Monday, November 1, 2010

I'm on your kid's side too

No, really, I am. That's why I do what I do. The harsh reality is that your kid is going to grow up to be more like me than like you, no matter what you do to change that.

There are a few ways of dealing with this. One is to ignore it & to devalue what we do with any or all of the tactics out of Derailing For Dummies. One is to insist that your child will be like you through some cure. When this inevitably doesn't happen, the legacy of failure will haunt your child forever. Or, you can accept this truth & work with autistic advocates.

Our idea of the future we want for your kids-and for ours, and for ourselves- isn't what you seem to think. I'm all for helping your child's sensory issues, helping him develop job skills, giving her an easily recognized mode of communication. None of this things seeks to change who we fundamentally are.

What I fight for is a world where your child is seen as whole as she is, not as a mistake or sick or broken. I am fighting for a world where the tragedy model of autism is a think of the past, where inflammatory terms such as "autism tsunami" are seen in the same light as racial slurs. I'm fighting for a world where people are accepted and expected to be the best them they can be, instead of pruned into a false normalcy.

That is what I want for your child. THat is what I want for all people. So yes, I am on your child's side. For his sake, I hope you are too.


Unknown said...

Wow. This post *so* needs to be permanently pinned, perma-linked, tweeted, etc. etc. Thank you, Kassi.

Neurodivergent K said...

Well, I'm not gunna STOP anyone from tweeting and linking...

I actually wrote this right after the attacky time I had at an ASAN protest of autism speaks. It was quite the experience.

Anonymous said...

Being an autistic girl who is still a minor in my state, and, so is seen as "child" by many people, I'm really thankful you are fighting for me.

My parents care for me well, they are in that rare thoughtful group, but knowing the worse kind of life I could have had, and the life many people like me are living, and knowing the world still does not want that for me... that the world sees me as a mistake, not whole as I am... thank you. Really, thank you.

Making Sense of the Senses said...

What do you do when you have been doing it all wrong? As a parent, how do you make it right? Where do I start? I grew up in a closed off family. No diversity. No exposure to different kinds of people. This is now a disadvantage as a parent to an Aspie. Really a disadvantage in general.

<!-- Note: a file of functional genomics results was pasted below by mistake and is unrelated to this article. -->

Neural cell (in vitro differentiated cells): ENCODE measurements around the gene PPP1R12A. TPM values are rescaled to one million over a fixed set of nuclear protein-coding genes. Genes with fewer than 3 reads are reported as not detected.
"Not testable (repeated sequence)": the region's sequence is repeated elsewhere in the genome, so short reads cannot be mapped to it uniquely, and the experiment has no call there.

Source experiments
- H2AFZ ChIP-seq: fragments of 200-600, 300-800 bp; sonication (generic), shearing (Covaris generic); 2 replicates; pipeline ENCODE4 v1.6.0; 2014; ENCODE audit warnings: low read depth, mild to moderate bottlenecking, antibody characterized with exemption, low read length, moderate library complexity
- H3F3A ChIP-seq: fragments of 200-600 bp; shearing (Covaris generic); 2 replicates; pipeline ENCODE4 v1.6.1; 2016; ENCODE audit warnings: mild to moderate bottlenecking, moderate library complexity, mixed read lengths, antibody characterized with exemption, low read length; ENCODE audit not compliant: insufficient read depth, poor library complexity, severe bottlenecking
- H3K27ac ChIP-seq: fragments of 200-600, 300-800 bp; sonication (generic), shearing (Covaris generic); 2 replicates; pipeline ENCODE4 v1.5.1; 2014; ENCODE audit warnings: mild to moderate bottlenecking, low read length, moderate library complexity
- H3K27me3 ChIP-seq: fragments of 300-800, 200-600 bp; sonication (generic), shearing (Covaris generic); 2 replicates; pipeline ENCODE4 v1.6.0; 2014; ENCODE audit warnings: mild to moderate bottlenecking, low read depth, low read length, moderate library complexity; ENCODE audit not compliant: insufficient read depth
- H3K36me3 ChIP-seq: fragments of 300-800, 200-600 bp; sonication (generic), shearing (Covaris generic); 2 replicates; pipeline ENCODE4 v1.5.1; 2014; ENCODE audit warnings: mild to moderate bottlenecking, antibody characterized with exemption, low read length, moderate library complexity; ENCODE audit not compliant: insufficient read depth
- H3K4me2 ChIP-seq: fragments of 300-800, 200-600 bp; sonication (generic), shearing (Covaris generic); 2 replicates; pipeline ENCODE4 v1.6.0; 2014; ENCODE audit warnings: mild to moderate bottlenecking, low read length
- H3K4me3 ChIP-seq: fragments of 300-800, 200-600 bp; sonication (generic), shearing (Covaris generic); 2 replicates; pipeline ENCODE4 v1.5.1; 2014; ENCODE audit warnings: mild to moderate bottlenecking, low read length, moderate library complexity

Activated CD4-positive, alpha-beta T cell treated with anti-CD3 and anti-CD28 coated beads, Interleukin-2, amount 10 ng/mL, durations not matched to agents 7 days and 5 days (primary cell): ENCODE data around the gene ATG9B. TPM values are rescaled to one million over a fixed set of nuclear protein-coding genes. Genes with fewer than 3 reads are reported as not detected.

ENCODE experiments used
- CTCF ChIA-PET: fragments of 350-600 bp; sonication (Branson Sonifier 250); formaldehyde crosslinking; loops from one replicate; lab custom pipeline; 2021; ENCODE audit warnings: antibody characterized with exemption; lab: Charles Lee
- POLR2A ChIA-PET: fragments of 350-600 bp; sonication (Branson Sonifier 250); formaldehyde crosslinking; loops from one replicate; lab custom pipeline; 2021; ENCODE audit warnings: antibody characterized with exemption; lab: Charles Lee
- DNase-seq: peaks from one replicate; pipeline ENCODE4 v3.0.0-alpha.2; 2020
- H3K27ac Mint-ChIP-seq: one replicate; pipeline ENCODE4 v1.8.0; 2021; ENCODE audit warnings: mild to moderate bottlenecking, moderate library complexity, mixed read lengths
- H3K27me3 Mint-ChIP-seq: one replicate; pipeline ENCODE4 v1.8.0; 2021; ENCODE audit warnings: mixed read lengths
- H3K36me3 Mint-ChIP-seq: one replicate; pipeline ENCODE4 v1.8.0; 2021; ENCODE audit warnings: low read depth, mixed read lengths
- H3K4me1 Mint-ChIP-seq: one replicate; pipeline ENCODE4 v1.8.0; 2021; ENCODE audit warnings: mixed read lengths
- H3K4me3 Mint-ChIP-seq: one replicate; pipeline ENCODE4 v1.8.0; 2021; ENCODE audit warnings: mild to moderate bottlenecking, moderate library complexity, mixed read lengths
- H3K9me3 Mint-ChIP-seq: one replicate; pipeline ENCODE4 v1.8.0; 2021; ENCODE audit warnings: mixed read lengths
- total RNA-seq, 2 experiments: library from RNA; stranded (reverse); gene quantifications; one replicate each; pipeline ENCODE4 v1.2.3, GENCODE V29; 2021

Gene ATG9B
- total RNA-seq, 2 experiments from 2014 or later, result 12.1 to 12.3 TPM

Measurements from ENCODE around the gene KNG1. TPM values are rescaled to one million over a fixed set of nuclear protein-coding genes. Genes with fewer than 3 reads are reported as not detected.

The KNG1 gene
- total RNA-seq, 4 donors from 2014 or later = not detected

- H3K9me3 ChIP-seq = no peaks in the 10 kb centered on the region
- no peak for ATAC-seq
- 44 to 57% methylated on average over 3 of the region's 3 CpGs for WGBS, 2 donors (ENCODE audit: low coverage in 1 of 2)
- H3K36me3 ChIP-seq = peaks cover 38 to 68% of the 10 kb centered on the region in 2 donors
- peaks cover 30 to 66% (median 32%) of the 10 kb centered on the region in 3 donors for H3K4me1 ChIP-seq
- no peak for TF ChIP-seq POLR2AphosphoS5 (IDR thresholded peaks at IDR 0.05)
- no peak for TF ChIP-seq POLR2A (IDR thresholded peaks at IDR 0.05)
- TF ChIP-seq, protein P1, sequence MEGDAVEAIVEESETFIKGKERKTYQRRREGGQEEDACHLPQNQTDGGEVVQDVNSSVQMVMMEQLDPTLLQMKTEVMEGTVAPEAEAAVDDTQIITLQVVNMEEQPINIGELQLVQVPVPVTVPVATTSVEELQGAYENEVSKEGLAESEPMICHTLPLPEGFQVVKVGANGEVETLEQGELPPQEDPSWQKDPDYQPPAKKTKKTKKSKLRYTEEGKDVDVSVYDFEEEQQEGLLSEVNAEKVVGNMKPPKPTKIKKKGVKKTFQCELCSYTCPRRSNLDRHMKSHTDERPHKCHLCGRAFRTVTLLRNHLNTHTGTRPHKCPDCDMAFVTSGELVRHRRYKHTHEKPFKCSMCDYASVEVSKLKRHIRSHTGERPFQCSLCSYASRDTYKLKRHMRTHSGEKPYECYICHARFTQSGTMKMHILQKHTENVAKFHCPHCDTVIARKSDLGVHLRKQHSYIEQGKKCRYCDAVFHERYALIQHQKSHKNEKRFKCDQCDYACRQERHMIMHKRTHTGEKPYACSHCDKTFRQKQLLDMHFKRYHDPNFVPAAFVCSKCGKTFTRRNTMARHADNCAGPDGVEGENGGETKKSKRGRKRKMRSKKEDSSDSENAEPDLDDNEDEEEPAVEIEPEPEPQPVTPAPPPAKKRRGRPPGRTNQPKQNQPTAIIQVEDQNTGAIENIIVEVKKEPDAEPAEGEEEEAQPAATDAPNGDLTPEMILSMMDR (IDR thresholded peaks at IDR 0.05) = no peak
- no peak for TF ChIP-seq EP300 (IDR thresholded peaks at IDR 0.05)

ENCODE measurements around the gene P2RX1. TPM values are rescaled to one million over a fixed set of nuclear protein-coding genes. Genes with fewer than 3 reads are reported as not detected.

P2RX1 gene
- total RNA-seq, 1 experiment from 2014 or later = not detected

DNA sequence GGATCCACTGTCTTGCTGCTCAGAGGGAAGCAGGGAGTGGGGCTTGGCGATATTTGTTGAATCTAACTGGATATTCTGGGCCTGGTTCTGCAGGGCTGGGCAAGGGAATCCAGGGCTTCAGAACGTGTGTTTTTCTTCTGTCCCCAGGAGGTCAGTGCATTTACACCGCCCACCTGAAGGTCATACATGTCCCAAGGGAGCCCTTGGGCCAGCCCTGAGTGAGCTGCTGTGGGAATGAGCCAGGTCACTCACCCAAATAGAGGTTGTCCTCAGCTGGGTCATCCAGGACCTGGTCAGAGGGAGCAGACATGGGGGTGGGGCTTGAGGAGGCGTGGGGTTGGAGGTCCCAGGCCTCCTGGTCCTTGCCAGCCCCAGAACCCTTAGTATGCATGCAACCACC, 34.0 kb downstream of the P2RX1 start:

Please, don't be upset by my ignorance. I love my little girl. It just doesn't seem enough sometimes. Or it's not expressed the right way. I want her happy. I want her anxieties to go away. Did I cause them? I only have non autistics perspectives to go off (therapists, family, school).

Ettina said...

I know this is a very late reply, Making Sense of the Senses, and you might not see it, but here goes.

My thoughts are to just read as much as you can possibly find that is written by actual autistic people. Some of it will apply to your kid, some of it won't, but once you've read about it, you'll start to notice it when you see it going on.

Regarding anxiety, try to figure out what triggers them. Does she mostly get anxious is situations with a lot of stuff going on - lots of noise, bright lights, movement, tactile sensations (eg getting wet, having hair brushed, etc), things like that? Then you're probably dealing with sensory overload.

Does she mostly get anxious when her stuff is moved around without her permission, or when you take a different route home than usual, or other changes she can't control? Then it's a need for predictability.

Does she tend to get anxious about social situations, afraid yet interested in other kids (as opposed to completely ignoring them, which has nothing to do with anxiety), or obsessing over what so-and-so meant by what they said? That would be a kid who is sociable but is becoming aware that people often reject her or get mad for reasons she doesn't understand, which obviously causes anxiety in a lot of kids. Or a kid who needs predictability realizing just how unpredictable other kids tend to be.

Of course, it could be something else, but those are the three most common ones in my experience.